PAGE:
Until the last week of August, most parts of Tiruchi, Pudukottai, Karur and neighbouring districts looked parched due to the severe drought. Farmers could not even find grazing area in the barren landscape. With no water dry lake beds greeted the cattle.
However, the recent spell of rains have helped turn the landscape verdant. Using the moisture content in the soil, the farmers in rainfed areas have started sowing groundnut, sorghum, millets and pulses. Moreover, cows, buffaloes, sheep and goats enjoy grazing on the green pastures. According to the India Meteorological Department data, the southwest monsoon has so far been good in Tiruchi, Ariyalur, Perambalur, Pudukottai and Karur districts.
Tiruchi district has received 187.3 mm since June 1 as against the normal rainfall of 149.2 mm for the period. The normal rainfall during the same period in Ariyalur district is 235.22. However, it has received 342.9 mm, which is 46 mm more than the average rainfall. Pudukottai district has got 313.7 mm as against the normal rainfall of 219.5, which is 94.2 mm excess than the normal rainfall. The neighbouring Karur district too has recorded more than the average rainfall. It has 154.1 mm as against the normal rainfall of 101.3 mm.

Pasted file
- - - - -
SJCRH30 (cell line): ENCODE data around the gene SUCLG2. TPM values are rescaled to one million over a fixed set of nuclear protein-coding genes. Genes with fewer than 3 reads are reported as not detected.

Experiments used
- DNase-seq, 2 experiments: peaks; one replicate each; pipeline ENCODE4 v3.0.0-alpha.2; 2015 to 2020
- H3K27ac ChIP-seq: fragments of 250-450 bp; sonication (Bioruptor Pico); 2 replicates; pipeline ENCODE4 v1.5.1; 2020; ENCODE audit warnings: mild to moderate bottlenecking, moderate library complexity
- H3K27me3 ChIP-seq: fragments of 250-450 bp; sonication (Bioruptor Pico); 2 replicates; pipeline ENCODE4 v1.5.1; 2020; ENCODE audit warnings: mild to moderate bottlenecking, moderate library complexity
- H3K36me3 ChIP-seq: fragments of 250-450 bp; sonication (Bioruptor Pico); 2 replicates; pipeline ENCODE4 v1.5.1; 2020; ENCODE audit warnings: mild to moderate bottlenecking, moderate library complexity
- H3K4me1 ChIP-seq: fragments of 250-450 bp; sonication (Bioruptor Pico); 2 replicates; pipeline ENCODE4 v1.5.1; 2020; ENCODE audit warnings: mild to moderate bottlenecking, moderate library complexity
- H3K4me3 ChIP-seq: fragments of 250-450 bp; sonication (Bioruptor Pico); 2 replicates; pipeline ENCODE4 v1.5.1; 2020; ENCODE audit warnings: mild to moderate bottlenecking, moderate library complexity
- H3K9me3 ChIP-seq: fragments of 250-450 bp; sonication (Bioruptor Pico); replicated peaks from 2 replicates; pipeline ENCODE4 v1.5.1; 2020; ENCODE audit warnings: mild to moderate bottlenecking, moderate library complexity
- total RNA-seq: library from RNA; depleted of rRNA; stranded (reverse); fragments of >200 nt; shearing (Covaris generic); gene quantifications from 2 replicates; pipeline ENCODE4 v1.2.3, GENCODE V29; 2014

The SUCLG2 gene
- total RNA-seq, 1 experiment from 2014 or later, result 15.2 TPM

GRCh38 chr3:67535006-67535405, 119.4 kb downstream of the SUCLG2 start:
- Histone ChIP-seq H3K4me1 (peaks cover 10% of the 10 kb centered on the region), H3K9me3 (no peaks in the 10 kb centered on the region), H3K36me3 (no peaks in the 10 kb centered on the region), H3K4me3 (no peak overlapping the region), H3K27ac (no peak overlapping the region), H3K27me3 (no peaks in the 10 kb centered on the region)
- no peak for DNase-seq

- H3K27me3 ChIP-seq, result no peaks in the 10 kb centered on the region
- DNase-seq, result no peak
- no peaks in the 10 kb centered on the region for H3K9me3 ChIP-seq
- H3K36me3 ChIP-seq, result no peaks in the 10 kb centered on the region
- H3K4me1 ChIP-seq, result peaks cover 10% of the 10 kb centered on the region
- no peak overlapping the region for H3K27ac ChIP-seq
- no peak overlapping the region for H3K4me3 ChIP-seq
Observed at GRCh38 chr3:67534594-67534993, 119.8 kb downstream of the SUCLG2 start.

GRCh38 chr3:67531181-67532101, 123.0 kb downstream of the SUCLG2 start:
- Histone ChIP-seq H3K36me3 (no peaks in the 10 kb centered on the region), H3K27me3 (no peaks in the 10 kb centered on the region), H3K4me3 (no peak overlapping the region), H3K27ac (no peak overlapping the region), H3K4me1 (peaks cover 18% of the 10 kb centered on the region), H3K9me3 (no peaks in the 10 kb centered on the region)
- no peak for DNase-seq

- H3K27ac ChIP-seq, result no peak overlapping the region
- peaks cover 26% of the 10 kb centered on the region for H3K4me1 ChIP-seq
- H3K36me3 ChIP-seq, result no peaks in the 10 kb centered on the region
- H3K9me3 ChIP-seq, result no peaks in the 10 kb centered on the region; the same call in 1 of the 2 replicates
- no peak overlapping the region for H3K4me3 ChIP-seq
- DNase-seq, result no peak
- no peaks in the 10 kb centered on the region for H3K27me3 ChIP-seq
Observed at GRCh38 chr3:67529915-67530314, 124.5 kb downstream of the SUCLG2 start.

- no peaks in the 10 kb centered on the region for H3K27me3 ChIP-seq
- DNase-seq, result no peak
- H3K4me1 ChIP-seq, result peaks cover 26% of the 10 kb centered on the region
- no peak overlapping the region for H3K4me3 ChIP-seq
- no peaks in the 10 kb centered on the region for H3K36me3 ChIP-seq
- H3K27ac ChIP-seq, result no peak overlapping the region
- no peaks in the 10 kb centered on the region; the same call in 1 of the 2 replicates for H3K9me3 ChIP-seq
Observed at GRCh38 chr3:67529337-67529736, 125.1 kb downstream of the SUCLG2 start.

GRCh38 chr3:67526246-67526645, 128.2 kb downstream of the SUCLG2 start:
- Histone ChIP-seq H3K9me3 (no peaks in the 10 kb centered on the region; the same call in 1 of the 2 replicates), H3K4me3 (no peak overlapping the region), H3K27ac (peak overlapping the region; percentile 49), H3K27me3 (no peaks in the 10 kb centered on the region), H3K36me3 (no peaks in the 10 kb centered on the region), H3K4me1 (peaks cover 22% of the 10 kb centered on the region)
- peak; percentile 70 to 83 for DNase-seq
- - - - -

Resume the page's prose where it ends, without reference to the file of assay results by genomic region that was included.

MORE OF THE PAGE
Among five districts, it is Perambalur that has recorded highest rainfall during the current spell. It has received 324.3 mm, which is 174 mm more than the normal rainfall up to Monday.
“Farmers can definitely heave a sigh of relief and so can drinking water managers. We have received reports from field units that rainfed cultivation has gained momentum in various parts of Tiruchi district,” a senior official of Agricultural department told The Hindu . The officer further said though the perennial crops mainly coconut had been severely hit due to drought, the recent spells have given a slight hope of revival. However, it had to be studied further.
The rainfall has revived the fortune of cattle rearers too in Tiruchi, Pudukottai and other districts. Green grasses have grown well in almost all parts, mainly rivers and lakebeds.
“Ponds and lakes have got some water. We could find green pastures for our sheep and goats,” said a shepherd belonging to Kombuthi in Ramanathapuram district, who is camping at a village near Mathur with about 200 goats.